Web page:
Unless you’ve been living under a rock, or you just don’t give two hoots about sport, you can’t have failed to notice that there’s a World Cup coming this summer.
Kicking off with Russia vs Saudi Arabia on 14 June, the 2018 Russian World Cup will play out over the summer, culminating with the live final on 15 July. It’s a huge chunk of summer dedicated to kicking a pig skin around a pitch, and it’s already having a global impact, particularly on filmgoers here in the UK.
Summer blockbuster season seems to get underway earlier and earlier every year, and the World Cup seems to have intensified this further. Traditional summer fare like Rampage, Avengers: Infinity War, Solo: A Star Wars Story, Deadpool 2, and Jurassic World: Fallen Kingdom are all hitting cinemas in quick succession ahead of the opening match in June, which means there’s a surfeit of choice for film fans at the multiplexes.
However, there also seems to be a negative impact felt too. Disney, a studio that’s pushed for single global release windows for its live action films over the last few years, isn’t releasing Ant-Man and the Wasp and Incredibles 2 until after the World Cup has ended.
UK audiences have to wait until July 13 to see Incredibles 2, a month after its US release on June 15. Even more annoyingly for Marvel fans though, the UK has to wait until 3 August for Ant-Man and the Wasp, a whole month after it opens in the US on 6 July, mid-way through the “soccer” tournament that America is largely ambivalent towards.
The thinking being, presumably, that people in the UK just don’t want to go to the cinema and watch movies when there’s real-life drama playing out on football pitches across Russia that you can tune into on TV for free.
The Incredibles 2’s UK release date has probably been timed to coincide with the start of the UK’s school summer holidays, something Disney often does with its big animation releases. But the delay to Ant-Man and The Wasp suggests Disney is deliberately avoiding competition with the World Cup.
“So it’s easier to play safe and not date your film at this time, especially during the group stage, when all the qualifying nations are competing.”
With England in action at the World Cup (for the opening group rounds at the very least) Disney appears to think that the audience for Ant-Man and The Wasp could be easily distracted by the football. The first film had a soft box office impact when it opened back in mid-July, 2015, and remains one of the lowest-grossing MCU movies in the UK to date.
The delay to Ant-Man and The Wasp could also be the knock-on effect of pushing Incredibles 2 back. Disney wouldn’t want to be competing with itself at the UK box office by opening the Ant-Man sequel just one week after the Incredibles sequel.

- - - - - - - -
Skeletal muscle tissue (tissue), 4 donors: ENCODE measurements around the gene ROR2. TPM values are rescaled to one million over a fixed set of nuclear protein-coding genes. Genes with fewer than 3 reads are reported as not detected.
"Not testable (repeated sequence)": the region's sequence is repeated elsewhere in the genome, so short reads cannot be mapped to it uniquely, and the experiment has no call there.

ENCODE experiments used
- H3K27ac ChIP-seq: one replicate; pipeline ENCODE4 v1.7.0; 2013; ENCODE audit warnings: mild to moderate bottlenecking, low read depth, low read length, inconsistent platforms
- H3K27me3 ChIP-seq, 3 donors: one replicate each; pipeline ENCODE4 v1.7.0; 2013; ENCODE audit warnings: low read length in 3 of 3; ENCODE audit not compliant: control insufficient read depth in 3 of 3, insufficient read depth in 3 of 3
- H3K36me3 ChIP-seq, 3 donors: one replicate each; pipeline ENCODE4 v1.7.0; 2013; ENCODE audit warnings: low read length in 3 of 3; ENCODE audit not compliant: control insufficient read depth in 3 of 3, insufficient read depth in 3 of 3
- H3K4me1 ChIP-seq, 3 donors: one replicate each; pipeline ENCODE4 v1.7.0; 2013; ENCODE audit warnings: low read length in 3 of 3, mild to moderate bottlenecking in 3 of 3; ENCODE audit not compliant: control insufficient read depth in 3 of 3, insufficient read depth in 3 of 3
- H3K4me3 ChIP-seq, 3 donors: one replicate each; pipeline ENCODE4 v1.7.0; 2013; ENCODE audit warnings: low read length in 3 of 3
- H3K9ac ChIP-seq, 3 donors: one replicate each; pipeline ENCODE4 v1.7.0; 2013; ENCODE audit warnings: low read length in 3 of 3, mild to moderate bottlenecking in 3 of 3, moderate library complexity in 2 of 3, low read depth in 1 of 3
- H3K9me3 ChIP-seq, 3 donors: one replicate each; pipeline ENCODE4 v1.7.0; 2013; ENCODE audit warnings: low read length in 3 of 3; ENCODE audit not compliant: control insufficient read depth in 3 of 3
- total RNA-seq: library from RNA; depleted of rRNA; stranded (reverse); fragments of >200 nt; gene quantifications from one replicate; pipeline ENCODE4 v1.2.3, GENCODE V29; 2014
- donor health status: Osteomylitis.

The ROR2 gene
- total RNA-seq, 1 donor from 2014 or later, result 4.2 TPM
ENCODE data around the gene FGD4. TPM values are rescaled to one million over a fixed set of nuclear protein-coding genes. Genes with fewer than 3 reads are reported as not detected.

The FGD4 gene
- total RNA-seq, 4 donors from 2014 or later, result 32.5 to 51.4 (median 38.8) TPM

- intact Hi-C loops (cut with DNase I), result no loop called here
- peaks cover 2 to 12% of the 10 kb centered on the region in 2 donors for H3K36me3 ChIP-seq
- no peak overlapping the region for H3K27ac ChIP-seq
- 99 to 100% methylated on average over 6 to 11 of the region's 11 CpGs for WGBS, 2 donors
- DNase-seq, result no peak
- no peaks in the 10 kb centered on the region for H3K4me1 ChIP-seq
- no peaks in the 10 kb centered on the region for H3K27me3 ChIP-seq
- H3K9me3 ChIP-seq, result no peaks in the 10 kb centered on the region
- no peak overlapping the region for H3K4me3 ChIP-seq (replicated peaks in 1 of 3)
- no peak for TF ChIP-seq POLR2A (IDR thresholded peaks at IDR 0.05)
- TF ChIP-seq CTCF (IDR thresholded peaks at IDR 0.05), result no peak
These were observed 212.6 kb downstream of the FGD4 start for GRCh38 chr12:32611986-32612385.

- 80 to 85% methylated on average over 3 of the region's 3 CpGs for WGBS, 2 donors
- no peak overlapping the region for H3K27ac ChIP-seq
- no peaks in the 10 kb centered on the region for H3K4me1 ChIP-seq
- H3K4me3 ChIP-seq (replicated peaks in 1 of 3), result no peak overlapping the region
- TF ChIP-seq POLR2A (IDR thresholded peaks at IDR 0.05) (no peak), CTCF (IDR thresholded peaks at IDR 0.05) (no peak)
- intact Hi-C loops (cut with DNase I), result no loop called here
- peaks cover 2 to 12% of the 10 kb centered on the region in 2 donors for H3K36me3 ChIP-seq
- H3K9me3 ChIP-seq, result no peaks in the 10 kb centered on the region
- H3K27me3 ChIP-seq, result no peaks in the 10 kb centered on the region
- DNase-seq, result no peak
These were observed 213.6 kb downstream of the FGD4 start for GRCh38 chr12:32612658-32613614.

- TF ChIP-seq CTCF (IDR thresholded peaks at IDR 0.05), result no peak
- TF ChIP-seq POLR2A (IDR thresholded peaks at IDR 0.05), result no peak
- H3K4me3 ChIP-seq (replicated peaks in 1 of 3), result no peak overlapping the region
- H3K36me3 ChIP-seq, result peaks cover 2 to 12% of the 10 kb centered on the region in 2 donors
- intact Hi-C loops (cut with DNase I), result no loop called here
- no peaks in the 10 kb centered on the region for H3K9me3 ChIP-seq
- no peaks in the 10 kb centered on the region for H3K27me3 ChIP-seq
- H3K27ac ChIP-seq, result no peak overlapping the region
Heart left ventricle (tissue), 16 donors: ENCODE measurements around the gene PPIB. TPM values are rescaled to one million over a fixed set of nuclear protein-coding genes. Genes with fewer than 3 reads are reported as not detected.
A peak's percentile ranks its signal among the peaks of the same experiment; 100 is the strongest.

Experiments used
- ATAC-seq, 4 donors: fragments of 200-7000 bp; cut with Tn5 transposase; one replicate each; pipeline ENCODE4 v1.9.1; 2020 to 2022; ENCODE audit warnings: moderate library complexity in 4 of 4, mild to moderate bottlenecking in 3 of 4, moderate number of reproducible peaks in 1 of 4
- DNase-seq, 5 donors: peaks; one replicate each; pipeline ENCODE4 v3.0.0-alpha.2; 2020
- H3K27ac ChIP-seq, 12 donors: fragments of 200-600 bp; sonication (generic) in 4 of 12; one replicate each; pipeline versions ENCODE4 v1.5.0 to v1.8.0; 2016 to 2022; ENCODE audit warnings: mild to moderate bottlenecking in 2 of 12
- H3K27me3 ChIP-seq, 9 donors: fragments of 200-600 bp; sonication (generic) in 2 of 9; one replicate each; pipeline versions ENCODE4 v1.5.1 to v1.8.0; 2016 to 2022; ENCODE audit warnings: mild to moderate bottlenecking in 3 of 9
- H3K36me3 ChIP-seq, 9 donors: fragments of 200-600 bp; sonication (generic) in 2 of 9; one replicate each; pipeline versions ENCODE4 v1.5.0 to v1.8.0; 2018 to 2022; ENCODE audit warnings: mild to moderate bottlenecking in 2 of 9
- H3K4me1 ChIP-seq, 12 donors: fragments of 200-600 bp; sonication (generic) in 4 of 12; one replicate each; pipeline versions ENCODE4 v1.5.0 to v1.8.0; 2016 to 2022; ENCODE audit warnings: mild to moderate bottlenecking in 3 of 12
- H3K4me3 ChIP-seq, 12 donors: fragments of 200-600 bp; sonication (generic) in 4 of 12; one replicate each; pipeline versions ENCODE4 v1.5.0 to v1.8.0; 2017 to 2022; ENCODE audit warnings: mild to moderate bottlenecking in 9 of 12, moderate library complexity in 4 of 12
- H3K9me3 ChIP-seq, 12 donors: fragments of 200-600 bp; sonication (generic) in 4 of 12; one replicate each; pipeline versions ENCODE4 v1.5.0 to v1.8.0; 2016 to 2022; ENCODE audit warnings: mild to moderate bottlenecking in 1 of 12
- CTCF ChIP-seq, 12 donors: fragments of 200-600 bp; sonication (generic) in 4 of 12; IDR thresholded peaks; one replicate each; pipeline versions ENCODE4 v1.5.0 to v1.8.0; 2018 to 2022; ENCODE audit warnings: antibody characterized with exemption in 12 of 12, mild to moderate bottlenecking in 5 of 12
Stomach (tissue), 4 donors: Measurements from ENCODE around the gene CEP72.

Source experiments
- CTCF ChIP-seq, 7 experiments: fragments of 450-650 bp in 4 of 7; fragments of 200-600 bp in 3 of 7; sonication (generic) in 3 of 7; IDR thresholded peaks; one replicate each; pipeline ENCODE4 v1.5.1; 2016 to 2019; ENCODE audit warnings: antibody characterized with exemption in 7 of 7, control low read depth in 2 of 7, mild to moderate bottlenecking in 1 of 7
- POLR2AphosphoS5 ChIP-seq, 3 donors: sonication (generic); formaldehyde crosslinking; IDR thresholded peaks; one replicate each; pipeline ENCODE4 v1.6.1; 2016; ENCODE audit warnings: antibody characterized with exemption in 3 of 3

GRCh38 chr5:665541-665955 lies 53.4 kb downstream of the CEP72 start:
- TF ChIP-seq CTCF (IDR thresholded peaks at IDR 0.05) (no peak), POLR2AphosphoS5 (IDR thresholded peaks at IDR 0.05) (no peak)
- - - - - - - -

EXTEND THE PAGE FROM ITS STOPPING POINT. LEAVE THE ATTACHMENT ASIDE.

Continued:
However, it now looks like Disney may have underestimated the power of the Marvel Cinematic Universe this time around, and this plan to delay release could backfire.
Anticipation levels for the Ant-Man sequel are at an all-time high following the events of Infinity War as it now looks like the events of Ant-Man and The Wasp could offer clues to how Avengers 4 may play out.
The culture of online coverage, which pores over every aspect of franchise films like Ant-Man and The Wasp, including deep dives into spoilers, means UK audiences will probably have found out what happens in the film well before it opens in UK cinemas, and this could have a negative impact on its box office potential.
“In effect, the downturn in box office during the World Cup becomes a self-fulfilling prophecy: distributors shy away from the dates, and so audiences don’t find the film offer at cinemas that compelling,” adds Gant.
“And then distributors look at the outcome and say, ‘Oh, UK audiences won’t go to the cinema during the World Cup’.”
In the opening weekend of the 2014 World Cup in Brazil, UK box office takings were 58% below the equivalent weekend from the year before, with the weekend’s biggest releases Oculus, Belle, and Devil’s Knot all opening below £500,000. The box office for the following week in 2014 was also down 30% from the previous year, but, as Gant explains, it featured one big release that may have benefitted from going up against the World Cup
“The big counter-programming success against the 2014 World Cup was tragedy-tinged teen romance The Fault In Our Stars, from the much-loved John Green YA novel, which grossed a robust £11.5m.”
The big counter-programming release for the 2018 World Cup is Ocean’s 8. Although Warner Bros. declined to comment about its release strategy for the female-fronted crime caper, Gant thinks the studio behind the film will be hoping that the 22 June release date – during the group stages of the tournament – is an open goal for them at the box office.
“Ocean’s 8 will skew female, given its cast, but I see this also performing well as a date-night movie for mixed-gender audiences. Warners will be trying to demonstrate that it’s possible to survive against the football, taking advantage of the lack of competition from other major movies at that time. If it’s a big hit, it could be a game changer for the way studios view these mid-tournament release dates.”
If Marvel fans are the losers, the big winners of the World Cup effect are clearly Jurassic World fans.
Rather than pushing the release date of Jurassic World: Fallen Kingdom to later in the summer, Universal is releasing the sequel the week before the tournament, in line with the mid-June release date of the last film, a full two weeks before its release in North America on 22 June.
Dinosaurd for an ant and a wasp – is it a fair trade?